Interview

‘Hateful Speech Almost Always Leads to Hateful Action’

The head of the refugee resettlement group that transfixed the Pittsburgh shooter says xenophobia is rising globally.

Lorea Stallard and her husband, Kyle Parker, stand in front of flowers and candles placed outside the Tree of Life synagogue after a shooting there left 11 dead in Pittsburgh on Oct. 27. (Brendan Smialowski/AFP/Getty Images)
Lorea Stallard and her husband, Kyle Parker, stand in front of flowers and candles placed outside the Tree of Life synagogue after a shooting there left 11 dead in Pittsburgh on Oct. 27. (Brendan Smialowski/AFP/Getty Images)

Robert Bowers, the suspect in the Pittsburgh synagogue shooting on Saturday that killed 11 people, posted a flurry of anti-Semitic and xenophobic rants on the social media site Gab in the weeks leading up to the attack. But he seemed particularly obsessed with the Jewish humanitarian group HIAS (founded as the Hebrew Immigrant Aid Society), which helps resettle refugees across the United States. “HIAS likes to bring invaders in that kill our people. I can’t sit by and watch my people get slaughtered. Screw your optics, I’m going in,” Bowers wrote hours before the shooting at the Tree of Life synagogue. To understand more about the group, Foreign Policy spoke to its CEO, Mark Hetfield.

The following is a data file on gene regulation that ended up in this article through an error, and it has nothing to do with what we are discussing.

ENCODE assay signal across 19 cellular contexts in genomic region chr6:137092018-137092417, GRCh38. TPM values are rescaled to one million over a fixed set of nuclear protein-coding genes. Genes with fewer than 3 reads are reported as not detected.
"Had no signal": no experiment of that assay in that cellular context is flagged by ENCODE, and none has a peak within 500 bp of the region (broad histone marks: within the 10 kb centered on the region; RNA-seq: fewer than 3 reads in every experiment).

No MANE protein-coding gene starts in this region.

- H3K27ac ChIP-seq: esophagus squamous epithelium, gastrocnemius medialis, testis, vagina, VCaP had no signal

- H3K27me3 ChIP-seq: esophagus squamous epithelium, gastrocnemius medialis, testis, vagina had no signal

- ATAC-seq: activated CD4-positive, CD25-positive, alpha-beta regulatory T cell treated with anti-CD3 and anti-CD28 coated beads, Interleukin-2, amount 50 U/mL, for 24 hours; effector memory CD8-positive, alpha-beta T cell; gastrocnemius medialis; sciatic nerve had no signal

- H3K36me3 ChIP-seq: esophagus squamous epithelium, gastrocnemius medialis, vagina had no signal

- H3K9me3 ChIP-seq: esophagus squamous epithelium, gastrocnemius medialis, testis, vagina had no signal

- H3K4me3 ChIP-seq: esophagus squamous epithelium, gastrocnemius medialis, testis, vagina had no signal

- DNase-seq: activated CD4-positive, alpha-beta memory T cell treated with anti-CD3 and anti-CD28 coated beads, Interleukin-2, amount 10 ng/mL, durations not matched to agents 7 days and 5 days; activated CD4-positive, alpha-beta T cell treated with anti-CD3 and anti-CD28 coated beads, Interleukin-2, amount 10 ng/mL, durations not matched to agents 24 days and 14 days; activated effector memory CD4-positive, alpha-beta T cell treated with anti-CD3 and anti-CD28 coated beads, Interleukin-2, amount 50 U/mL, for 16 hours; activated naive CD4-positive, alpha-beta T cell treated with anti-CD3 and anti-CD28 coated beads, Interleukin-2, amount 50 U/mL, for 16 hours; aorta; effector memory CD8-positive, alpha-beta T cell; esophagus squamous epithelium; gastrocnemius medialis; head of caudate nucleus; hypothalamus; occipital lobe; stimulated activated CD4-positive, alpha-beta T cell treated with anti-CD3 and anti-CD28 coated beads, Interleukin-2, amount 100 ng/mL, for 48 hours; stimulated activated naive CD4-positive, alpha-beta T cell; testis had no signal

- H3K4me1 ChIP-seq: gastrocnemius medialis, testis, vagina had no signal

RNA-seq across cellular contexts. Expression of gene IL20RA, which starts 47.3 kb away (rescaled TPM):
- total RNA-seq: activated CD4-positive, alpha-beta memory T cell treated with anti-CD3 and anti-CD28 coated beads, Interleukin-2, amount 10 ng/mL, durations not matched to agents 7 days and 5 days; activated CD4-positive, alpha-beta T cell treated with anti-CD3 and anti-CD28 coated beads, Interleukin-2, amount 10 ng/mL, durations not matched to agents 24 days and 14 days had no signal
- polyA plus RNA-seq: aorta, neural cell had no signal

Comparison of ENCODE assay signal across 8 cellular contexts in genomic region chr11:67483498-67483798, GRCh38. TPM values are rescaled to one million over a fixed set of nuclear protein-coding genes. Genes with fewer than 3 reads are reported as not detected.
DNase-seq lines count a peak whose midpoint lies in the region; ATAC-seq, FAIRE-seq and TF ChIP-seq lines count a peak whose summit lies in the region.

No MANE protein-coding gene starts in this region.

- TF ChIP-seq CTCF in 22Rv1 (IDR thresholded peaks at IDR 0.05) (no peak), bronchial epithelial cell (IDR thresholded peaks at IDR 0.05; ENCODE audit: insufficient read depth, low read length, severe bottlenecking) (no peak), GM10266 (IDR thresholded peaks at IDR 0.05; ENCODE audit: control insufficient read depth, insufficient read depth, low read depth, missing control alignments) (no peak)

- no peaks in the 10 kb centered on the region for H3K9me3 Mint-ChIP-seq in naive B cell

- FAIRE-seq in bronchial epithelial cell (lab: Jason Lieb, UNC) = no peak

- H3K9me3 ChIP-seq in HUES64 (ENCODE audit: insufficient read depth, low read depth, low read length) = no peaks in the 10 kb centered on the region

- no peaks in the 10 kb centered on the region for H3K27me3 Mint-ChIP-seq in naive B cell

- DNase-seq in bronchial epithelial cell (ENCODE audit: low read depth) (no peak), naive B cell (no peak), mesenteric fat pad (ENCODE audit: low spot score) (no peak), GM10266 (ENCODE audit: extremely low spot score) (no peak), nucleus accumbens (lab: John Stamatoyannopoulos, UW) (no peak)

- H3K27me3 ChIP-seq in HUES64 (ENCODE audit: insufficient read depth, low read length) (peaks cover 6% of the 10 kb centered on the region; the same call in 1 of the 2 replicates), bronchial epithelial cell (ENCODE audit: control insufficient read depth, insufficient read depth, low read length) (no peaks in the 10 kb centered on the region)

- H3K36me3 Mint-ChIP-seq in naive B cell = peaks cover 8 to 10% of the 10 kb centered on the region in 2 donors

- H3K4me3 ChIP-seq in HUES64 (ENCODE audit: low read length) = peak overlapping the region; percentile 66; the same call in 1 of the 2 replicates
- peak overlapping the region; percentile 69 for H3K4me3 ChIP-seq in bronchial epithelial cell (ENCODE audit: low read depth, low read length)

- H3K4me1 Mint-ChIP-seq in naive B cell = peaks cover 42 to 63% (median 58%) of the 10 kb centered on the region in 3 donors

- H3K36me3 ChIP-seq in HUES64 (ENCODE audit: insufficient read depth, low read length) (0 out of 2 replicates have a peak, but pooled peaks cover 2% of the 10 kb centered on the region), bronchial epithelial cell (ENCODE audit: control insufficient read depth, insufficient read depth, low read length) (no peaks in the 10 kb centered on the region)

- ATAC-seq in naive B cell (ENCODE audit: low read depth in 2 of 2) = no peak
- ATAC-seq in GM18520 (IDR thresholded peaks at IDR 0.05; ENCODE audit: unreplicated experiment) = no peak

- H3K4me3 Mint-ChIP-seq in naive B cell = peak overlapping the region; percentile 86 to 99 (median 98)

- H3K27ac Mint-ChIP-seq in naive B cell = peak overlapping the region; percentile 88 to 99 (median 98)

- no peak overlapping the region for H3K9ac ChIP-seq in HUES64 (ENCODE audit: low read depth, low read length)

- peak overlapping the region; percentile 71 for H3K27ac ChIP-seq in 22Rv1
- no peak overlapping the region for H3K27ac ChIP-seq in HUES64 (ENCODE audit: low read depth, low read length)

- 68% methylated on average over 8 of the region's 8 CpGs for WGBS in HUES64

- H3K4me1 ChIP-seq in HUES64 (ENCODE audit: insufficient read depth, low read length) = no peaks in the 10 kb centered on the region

Foreign Policy: Can you tell me how you first heard about the Pittsburgh shooting?

Mark Hetfield: I was actually at a synagogue myself in Washington, D.C., at a bar mitzvah. My phone kept buzzing, and I was ignoring it because it was Shabbat. But finally it was getting so ridiculous that I decided to step out after half an hour, and I saw what’s going on and how we were a part of it.

FP: Your organization isn’t exactly a household name. Why do you think this suspect became so obsessed with your organization?

MH: Well, we are a household name for many in the Jewish community. We’ve been working very hard with Jewish congregations across the country in welcoming refugees to the United States, and we’ve been around for a long time—for over a century. We’re the oldest refugee organization in the world. So I guess we have a strong enough social media presence, and we also resettle refugees in Pittsburgh in partnership with Jewish Family and Community Services. So there’s a number of ways that we may have caught attention. We just completed last weekend a refugee celebration that we led with nearly 300 congregations around the country, in 32 states and the District of Columbia joining us. We are pretty well connected with the Jewish community in welcoming refugees. And this person should have realized that.

FP: Can you describe what your organization does?

MH: We work both in the United States and overseas. In the United States, we welcome refugees in partnership with the U.S. government. We’re one of nine refugee resettlement agencies that resettle refugees in communities throughout the United States, and we also assist asylum-seekers who are seeking asylum here. And on the international scale, we protect refugees in countries of first asylum in Africa, South America, the Middle East, and Europe.

FP: Before this, have you ever been targeted elsewhere for your work?

MH: We have been, yes, but not like this. More like on social media, we’ve been attacked for our work with refugees. But obviously nothing on the scale.

FP: How has your work been affected by the Trump administration’s policies on refugees?